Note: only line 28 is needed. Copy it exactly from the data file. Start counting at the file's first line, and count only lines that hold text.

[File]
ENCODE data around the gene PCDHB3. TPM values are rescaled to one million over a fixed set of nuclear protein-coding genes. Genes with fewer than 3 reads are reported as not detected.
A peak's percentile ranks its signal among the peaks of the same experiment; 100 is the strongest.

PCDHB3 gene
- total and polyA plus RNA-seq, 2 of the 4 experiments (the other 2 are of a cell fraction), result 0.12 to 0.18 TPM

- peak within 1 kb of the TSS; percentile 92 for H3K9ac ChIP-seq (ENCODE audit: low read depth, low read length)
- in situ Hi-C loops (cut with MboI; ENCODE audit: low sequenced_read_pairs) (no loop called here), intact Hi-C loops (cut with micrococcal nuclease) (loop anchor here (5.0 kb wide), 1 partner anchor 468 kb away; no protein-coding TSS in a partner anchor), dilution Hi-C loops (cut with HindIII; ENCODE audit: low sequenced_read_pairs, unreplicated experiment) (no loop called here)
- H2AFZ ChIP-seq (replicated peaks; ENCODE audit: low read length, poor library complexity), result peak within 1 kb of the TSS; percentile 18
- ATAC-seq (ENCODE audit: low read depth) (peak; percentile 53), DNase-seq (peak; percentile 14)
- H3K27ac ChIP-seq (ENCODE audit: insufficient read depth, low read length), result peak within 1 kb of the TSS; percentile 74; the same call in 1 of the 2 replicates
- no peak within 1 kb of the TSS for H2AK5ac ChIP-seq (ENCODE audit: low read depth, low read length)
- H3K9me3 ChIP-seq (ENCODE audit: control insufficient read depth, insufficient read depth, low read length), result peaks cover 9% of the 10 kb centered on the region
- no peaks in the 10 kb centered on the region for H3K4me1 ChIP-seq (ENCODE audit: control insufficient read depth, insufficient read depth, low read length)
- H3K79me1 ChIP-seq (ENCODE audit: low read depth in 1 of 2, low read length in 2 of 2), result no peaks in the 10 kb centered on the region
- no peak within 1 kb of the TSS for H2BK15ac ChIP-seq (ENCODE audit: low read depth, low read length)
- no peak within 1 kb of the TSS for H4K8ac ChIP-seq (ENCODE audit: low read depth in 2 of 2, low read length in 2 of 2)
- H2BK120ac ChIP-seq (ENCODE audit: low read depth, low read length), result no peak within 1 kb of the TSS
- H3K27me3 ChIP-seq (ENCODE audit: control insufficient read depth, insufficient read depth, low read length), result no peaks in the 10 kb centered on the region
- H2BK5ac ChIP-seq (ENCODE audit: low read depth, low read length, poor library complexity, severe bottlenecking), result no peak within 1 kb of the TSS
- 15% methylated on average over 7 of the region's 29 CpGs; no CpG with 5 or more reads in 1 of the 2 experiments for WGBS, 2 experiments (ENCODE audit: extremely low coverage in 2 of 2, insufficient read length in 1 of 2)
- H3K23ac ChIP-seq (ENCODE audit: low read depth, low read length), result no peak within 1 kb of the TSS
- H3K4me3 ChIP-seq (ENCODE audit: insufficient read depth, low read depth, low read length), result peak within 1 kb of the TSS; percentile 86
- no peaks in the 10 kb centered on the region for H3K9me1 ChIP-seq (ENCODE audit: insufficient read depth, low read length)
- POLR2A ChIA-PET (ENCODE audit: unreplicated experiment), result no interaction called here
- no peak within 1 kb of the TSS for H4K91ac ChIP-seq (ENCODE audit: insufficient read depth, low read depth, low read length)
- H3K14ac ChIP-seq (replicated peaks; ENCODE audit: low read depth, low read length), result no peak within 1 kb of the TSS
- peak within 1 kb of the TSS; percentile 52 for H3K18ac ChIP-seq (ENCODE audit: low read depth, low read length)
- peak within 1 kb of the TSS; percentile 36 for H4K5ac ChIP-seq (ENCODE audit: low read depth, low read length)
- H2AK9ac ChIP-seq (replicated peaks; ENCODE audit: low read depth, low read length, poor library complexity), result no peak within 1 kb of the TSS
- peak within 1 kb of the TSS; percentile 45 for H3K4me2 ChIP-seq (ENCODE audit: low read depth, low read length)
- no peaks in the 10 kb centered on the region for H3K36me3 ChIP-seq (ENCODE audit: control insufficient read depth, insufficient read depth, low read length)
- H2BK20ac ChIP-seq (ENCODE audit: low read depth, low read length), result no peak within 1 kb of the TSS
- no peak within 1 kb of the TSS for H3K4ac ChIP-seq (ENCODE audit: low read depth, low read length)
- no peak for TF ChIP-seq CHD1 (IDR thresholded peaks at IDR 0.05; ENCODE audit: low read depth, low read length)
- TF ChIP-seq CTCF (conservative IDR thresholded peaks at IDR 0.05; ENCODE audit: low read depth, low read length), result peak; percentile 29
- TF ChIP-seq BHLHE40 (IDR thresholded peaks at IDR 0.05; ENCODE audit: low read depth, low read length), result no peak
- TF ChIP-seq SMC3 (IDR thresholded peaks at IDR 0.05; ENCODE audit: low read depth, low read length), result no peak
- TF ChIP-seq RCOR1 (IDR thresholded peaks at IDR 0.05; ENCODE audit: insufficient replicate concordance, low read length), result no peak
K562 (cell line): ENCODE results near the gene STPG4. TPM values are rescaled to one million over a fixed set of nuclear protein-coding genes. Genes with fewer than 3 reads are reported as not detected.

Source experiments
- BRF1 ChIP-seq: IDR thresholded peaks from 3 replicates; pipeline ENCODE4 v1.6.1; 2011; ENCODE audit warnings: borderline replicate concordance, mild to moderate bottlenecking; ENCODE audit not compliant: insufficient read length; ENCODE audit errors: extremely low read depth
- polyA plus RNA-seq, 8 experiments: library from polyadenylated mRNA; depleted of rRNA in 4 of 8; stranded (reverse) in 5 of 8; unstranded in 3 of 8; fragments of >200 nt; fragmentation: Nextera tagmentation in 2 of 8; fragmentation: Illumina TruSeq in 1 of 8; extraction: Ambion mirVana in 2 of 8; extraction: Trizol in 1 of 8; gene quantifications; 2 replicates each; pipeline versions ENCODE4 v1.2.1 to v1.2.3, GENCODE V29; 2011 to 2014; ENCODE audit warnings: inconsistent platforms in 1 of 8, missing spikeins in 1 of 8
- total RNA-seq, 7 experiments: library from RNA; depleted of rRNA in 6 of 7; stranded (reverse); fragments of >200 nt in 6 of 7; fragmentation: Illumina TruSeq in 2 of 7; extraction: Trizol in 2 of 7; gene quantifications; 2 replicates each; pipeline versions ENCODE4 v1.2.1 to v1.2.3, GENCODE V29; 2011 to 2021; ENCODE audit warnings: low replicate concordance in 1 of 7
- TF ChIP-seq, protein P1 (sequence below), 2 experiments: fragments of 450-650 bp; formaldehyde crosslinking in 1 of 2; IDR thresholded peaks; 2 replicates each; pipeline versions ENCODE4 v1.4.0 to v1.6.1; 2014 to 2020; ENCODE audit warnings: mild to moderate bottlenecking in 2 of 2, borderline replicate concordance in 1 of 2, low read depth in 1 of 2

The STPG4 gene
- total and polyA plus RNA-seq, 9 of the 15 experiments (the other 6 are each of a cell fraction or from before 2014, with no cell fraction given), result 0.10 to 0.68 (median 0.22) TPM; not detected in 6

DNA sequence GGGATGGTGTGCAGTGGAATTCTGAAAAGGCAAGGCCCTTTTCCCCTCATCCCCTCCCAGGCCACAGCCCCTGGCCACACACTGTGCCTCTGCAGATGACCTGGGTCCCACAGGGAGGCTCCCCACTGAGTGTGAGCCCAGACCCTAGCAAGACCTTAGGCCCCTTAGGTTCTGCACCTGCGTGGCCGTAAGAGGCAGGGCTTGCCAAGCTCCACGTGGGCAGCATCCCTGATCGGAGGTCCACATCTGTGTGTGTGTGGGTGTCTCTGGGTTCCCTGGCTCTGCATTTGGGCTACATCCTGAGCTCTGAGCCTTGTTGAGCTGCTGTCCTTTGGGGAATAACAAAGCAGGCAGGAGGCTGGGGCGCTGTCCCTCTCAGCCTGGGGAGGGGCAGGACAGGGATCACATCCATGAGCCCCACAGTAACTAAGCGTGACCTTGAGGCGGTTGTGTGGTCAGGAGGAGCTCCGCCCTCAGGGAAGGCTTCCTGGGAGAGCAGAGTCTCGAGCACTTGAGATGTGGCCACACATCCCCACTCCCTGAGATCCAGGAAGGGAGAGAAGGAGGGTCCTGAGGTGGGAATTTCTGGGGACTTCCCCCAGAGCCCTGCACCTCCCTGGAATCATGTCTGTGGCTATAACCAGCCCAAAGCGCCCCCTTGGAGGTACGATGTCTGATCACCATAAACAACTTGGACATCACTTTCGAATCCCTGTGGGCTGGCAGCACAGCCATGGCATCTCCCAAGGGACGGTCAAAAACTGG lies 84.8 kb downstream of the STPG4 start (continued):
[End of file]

- H2AK9ac ChIP-seq (replicated peaks; ENCODE audit: low read depth, low read length, poor library complexity), result no peak within 1 kb of the TSS